Archconfraternity of the Cord of Saint JosephEdit

Cord of Saint Joseph with explanatory pamphlet

The miraculous cure of an Augustinian nun at Antwerp in 1657 from a grievous illness, through the wearing of a cord in honour of Saint Joseph, gave rise to the pious practice of wearing it to obtain the grace of purity through his intercession. The devotion soon spread over many countries of Europe, and in the 19th century was revived at Rome in the Church of Saint Roch and in that of Saint Nicolas at Verona, Italy. Pope Pius IX, in a rescript dated 19 September 1859, approved a special formula for the blessing of the cord of Saint Joseph, and in his brief "Expositum nobis nuper" (14 March 1862) enriched the confraternity with many indulgences.

In 1860, several new indulgences were granted to the confraternity erected in the church of St. Nicholas at Verona and by the brief Universi Dominici gregis, 23 September 1862, the Confraternity of the Cord of Saint Joseph was raised to an archconfraternity.

The members are obliged to wear a cord having seven knots, and are exhorted to recite daily seven Glorias in honour of St. Joseph. The White Cord of Saint Joseph can be worn around the waist for purity or around the shoulders for obedience. Any priest can bless the girdle, after which when worn for the first time, enrolls one in the Archconfraternity of the Cord of Saint Joseph; the formula "Priest's Blessing of a Cincture" found in the Roman Ritual can be used for this.

Confraternities of the Cord of Saint Joseph must be aggregated to the archconfraternity in the Church of St. Roch at Rome in order to enjoy its spiritual favours and indulgences.

Universal Archconfraternity of Saint PhilomenaEdit

Cord of Saint Philomena

The Universal Archconfraternity of Saint Philomena is an apostolate in which members commit to live "according to the Gospel of Christ with the example of Saint Philomena", spreading devotion to her, and encouraging youth to walk the Christian life.[5]

Members must have read Life of the Young Saint (encouraging others to do so also), wear at all times the Cord of Saint Philomena (which can be blessed by a priest), pray daily the Little Crown of Saint Philomena, and receive Holy Communion on 10 January, 25 May, and the 10th, 11th or 13th of August.[5] An indulgence is gained by members who wear the Cord of Saint Philomena on these days, granted that the usual conditions have been fulfilled, including receiving the sacraments of Confession and Eucharist, as well as praying for the Pope's intentions.[5] The Cord of Saint Philomena is made of cotton or wool threads of white and red, representing "faith and the purity of virginity".[6] Members of the Universal who wear the Cord of Saint Philomena will be "preserve[d], chaste and pure, safe from temptation" as it has "the virtue of healing sickness of body and spirit".[7]

The names of those enrolled at a Confraternity of Saint Philomena site must be forwarded to the Sanctuary of Saint Philomena, which are "recorded in the general registry of the Universal Archconfraternity of Saint Philomena."[5]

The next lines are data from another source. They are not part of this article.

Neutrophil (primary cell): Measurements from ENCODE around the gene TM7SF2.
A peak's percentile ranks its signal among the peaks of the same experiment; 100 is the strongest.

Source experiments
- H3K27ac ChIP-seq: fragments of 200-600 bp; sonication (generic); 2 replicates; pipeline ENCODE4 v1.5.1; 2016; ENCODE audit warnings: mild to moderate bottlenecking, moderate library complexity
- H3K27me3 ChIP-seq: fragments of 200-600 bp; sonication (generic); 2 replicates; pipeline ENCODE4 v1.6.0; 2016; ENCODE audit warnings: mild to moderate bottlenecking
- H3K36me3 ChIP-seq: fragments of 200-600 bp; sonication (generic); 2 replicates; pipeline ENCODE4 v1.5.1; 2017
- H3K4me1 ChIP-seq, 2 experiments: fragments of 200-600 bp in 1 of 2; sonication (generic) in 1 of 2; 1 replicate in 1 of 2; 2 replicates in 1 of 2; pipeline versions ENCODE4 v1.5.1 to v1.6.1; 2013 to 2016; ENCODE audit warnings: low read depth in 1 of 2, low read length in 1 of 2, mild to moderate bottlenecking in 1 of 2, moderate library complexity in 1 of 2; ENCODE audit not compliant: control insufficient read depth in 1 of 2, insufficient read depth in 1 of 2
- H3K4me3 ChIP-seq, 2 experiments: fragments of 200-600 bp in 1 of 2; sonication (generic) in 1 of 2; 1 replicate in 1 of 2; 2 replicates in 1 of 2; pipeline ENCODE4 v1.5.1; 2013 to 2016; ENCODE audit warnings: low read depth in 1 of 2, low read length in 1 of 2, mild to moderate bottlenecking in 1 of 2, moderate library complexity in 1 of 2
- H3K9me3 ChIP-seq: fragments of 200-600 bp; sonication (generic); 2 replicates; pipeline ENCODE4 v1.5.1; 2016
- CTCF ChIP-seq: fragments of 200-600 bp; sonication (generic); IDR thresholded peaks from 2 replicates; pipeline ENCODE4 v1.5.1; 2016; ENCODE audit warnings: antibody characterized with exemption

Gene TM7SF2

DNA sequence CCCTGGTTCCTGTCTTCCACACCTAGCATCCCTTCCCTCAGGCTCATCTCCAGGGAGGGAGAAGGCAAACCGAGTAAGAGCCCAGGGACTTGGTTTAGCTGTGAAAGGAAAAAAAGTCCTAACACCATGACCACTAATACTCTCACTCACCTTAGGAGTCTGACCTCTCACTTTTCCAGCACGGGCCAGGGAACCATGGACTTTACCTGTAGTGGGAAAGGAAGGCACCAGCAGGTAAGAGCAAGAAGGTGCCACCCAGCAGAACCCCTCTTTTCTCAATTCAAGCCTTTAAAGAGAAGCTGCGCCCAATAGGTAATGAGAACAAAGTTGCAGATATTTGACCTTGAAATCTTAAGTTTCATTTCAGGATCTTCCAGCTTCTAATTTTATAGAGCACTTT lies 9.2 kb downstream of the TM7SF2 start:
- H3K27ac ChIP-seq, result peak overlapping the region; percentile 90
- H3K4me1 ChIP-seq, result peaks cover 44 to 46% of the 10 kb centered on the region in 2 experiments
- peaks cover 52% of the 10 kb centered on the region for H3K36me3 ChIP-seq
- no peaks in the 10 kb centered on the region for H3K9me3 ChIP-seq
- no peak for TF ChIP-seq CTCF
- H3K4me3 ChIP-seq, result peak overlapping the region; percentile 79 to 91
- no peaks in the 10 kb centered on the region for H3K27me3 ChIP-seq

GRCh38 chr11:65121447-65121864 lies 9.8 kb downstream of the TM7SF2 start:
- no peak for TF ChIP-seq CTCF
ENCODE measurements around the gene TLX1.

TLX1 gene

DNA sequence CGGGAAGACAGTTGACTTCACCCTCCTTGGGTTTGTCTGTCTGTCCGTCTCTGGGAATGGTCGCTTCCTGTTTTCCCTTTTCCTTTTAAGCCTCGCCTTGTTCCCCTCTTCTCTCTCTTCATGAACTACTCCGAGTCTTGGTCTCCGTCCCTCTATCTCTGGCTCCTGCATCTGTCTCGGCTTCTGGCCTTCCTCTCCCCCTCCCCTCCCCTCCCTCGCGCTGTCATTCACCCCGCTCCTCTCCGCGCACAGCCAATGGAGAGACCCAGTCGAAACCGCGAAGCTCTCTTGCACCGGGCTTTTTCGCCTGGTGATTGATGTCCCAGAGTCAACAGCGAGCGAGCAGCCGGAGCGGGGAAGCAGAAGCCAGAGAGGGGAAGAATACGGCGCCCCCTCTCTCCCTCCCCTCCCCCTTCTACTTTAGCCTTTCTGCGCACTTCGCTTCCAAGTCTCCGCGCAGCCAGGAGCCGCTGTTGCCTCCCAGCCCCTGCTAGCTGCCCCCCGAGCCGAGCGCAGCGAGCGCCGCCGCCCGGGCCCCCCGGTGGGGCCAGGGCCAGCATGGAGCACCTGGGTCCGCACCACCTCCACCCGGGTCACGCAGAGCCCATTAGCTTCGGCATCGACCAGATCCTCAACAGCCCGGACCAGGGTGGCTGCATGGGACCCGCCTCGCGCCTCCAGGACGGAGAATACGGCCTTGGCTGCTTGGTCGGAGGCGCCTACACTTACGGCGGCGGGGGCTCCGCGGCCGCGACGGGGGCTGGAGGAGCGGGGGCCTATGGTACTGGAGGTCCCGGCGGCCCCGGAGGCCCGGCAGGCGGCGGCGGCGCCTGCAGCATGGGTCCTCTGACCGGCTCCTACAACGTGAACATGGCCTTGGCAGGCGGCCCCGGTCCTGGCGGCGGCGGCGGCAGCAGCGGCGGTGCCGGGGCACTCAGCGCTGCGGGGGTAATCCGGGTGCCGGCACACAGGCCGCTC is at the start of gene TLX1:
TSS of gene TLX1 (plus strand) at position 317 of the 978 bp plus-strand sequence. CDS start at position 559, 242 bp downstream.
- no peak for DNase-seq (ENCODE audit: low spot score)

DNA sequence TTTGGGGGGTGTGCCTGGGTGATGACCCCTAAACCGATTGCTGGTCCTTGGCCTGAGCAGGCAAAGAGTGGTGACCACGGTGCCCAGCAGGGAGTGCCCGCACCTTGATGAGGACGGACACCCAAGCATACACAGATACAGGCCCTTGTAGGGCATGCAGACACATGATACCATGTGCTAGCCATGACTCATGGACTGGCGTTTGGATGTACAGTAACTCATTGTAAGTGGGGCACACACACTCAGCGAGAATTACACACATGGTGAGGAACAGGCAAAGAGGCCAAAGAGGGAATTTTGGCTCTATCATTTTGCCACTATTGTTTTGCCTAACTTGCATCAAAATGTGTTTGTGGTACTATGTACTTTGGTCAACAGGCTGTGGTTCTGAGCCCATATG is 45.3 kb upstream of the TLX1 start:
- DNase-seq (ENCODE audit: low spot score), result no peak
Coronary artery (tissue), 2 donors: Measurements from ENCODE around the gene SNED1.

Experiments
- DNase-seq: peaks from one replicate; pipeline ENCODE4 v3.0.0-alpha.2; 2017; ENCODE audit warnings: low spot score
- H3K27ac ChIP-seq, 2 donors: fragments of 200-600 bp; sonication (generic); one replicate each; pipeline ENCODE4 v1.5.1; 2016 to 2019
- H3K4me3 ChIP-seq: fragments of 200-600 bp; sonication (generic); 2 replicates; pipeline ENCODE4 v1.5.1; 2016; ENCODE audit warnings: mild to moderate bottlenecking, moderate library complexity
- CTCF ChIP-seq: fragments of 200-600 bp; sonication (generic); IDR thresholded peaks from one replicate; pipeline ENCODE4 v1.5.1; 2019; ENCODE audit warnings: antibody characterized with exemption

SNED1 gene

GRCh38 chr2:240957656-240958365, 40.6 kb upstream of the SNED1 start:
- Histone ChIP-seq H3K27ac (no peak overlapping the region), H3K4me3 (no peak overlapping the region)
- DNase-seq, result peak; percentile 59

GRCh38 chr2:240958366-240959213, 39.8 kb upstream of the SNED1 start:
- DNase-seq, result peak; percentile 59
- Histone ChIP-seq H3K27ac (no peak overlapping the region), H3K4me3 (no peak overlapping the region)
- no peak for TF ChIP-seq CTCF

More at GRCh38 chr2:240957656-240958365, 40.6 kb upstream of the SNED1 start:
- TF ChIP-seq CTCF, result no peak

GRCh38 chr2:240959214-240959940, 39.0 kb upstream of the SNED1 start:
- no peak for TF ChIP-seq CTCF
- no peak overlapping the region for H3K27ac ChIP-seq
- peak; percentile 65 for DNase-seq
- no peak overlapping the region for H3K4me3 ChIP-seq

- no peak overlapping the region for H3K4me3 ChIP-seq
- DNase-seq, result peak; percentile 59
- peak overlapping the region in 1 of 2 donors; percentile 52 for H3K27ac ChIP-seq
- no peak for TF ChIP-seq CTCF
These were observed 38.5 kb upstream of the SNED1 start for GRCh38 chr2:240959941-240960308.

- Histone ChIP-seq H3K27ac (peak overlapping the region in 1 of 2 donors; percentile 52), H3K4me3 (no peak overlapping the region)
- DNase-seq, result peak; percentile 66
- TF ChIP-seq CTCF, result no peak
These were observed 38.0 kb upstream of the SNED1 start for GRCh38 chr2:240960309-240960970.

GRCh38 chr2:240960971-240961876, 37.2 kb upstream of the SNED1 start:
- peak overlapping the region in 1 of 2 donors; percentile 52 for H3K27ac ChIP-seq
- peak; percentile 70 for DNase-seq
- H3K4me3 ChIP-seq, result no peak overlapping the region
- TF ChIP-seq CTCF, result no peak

Confraternity of the Cord of Saint Thomas usually called the Angelic Warfare ConfraternityEdit

It is related in the life of Saint Thomas Aquinas that, as a reward for his overcoming a temptation against purity, he was girded with a cord by angels, and that in consequence he was never again tempted against this virtue. This cord is still preserved in the church at Chieri, near Turin, Italy. Soon after the saint's death many of the faithful began to wear a cord in honour of Saint Thomas, to obtain the grace of purity through his intercession.

In the 17th century, societies were formed at different universities, the student members of which wore a cord in honour of Saint Thomas, hoping through his intercession to be protected from the dangers to which youth is generally exposed.

The first Confraternity of the Cord of Saint Thomas was erected at the Catholic University of Leuven by the Belgian Dominican friar Franciscus Deurweerders in 1649, and numbered among its members all the professors and students of the Faculty of Theology (which has Thomas Aquinas as patron saint) and many of the faithful. Thence it spread to Maastricht, Vienna, and many other cities of Europe.

Pope Innocent X sanctioned this new confraternity by a brief dated 22 March 1652. The members are required to have their names enrolled, to wear a cord with fifteen knots or the medal of the confraternity, and to recite daily fifteen Ave Marias, the Prayer of St. Thomas and the Prayer to St. Thomas every morning. To be received into this confraternity, any Dominican priest can perform the ceremony. A non-Dominican priest can perform the ceremony with authorization from the Director of the confraternity. Its indulgences and privileges are contained in the great bull of Pope Benedict XIII, "Pretiosus" (26 April 1727, sect. 9) and in the decree of the Sacred Congregation of Indulgences (8 May 1844).

See alsoEdit


  1. ^ a b Heckmann, Ferdinand. "Confraternities of the Cord." The Catholic Encyclopedia. Vol. 4. New York: Robert Appleton Company, 1908. 17 Aug. 2014
  2. ^ a b c Hilgers, Joseph. "Sodality." The Catholic Encyclopedia. Vol. 14. New York: Robert Appleton Company, 1912. 17 Aug. 2014
  3. ^ "Our Lady of Consolation", Marian Library, University of Dayton
  4. ^ ""The Augustinian Friars and Devotion to Our Lady in the Maltese Islands", Malta Historical Society". Archived from the original on 2016-01-31. Retrieved 2014-08-17.
  5. ^ a b c d "Membership". Universal Archconfraternity of Saint Philomena. Archived from the original on 17 March 2015. Retrieved 17 March 2021.
  6. ^ "The History of the Universal Archconfraternity of Saint Philomena". Retrieved 17 March 2021.
  7. ^ "The Cord of Saint Philomena". Sanctuary of Saint Philomena. Retrieved 17 March 2021.


  •   This article incorporates text from a publication now in the public domainHerbermann, Charles, ed. (1913). Catholic Encyclopedia. New York: Robert Appleton Company. Missing or empty |title= (help)